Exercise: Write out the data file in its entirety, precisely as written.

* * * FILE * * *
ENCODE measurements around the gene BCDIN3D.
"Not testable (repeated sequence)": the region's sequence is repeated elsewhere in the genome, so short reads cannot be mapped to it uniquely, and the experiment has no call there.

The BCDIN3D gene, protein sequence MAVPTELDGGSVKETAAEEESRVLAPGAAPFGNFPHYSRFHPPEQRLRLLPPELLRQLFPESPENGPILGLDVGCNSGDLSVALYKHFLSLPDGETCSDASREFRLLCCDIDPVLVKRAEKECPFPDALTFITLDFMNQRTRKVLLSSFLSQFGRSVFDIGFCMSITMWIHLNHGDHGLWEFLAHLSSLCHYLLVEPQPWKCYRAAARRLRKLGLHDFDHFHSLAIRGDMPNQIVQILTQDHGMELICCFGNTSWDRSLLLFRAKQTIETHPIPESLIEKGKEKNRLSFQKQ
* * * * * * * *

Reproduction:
ENCODE measurements around the gene BCDIN3D.
"Not testable (repeated sequence)": the region's sequence is repeated elsewhere in the genome, so short reads cannot be mapped to it uniquely, and the experiment has no call there.

The BCDIN3D gene, protein sequence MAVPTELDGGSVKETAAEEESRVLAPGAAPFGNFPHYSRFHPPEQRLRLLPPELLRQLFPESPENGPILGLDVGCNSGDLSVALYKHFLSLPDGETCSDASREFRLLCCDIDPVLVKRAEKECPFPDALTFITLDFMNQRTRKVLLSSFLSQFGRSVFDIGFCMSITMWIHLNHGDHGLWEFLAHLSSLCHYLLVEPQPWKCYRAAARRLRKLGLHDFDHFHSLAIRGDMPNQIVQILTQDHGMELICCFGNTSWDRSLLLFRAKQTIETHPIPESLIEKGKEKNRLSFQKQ